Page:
PhD Student, Department of Art History, Visual Art and Theory, University of British Columbia
Gloria is an interdisciplinary cultural worker working with Aboriginal communities in Ontario and is currently working on several projects surrounding storytelling and traditional knowledge research, and self-determination and colonial art. She is Métis with ancestral ties to the Red River Settlement and James Bay, and writes about Aboriginal cultural heritage issues on her blog metisramblings.
Gloria holds an MA degree in Art History and Native Studies from Carleton University. Her master’s research examined Métis art and identity through visual culture: fine art, material culture and performance. As a research assistant for the Great Lakes Research Alliance for the Study of Aboriginal Arts and Culture (GRASAC), 2008–2010, she created digital records based on Anishinaabe, Cree, and Métis material culture by corresponding with museums in the United Kingdom and North America, consulting with scholars in 19th-century fur-trade history and Native studies. During 2010–2011, she completed an internship at the Indian Arts Research Center at the School for Advanced Research in Santa Fe, New Mexico, conducting collections management, registration, and curatorial activities.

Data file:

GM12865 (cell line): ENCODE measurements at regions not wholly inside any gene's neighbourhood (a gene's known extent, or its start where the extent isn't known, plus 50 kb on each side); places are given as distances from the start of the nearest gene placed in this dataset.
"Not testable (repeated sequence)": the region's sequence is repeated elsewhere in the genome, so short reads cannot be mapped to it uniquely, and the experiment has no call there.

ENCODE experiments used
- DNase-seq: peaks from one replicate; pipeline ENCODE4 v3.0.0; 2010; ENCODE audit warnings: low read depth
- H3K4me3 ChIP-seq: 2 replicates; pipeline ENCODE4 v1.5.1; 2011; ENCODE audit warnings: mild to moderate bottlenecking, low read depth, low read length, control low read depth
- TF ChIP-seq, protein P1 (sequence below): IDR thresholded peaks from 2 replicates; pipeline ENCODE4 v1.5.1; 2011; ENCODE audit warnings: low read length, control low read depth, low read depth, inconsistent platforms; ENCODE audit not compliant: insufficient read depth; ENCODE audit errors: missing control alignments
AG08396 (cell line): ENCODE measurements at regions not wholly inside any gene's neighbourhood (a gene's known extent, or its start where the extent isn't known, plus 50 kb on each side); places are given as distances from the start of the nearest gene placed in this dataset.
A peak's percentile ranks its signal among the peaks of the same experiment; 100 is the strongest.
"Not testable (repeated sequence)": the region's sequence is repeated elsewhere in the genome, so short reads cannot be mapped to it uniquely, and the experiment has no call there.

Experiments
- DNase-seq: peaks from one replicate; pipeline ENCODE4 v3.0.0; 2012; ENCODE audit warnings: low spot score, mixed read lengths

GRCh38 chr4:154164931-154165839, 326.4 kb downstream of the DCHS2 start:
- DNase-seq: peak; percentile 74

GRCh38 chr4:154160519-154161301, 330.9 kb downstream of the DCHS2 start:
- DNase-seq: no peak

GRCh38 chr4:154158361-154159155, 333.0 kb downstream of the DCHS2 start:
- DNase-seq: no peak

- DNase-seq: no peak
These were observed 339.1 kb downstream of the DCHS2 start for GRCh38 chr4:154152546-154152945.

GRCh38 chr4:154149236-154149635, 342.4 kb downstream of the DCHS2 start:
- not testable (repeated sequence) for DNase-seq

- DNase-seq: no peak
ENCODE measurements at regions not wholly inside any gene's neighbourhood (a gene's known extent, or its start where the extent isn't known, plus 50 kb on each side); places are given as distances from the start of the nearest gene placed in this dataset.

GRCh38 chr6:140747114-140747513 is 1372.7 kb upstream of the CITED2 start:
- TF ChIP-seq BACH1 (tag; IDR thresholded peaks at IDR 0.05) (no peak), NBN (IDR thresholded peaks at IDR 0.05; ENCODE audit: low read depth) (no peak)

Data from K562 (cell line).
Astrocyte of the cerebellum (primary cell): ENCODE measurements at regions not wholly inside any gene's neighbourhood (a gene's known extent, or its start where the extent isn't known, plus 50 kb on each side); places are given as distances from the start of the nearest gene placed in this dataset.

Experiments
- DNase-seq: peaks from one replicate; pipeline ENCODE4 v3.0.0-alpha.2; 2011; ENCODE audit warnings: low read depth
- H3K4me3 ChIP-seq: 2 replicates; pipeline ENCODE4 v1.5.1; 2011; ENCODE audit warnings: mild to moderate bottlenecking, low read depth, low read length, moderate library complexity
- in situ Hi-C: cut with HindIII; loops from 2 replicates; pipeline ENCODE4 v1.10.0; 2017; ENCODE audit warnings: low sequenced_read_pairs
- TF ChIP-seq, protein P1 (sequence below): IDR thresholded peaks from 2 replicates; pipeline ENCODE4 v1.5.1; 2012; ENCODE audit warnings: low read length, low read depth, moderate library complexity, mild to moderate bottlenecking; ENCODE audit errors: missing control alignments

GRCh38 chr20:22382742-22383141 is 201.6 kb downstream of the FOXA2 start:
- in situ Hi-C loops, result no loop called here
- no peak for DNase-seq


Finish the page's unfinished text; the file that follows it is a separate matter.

Gloria’s research interests include: art therapy; collectors and collections of Aboriginal art; digital media and cultural survival; fashion and identity; Indigenous healing methods; international art exhibitions and indigenous presence; material culture theory; and self-determination for indigenous peoples and colonial art.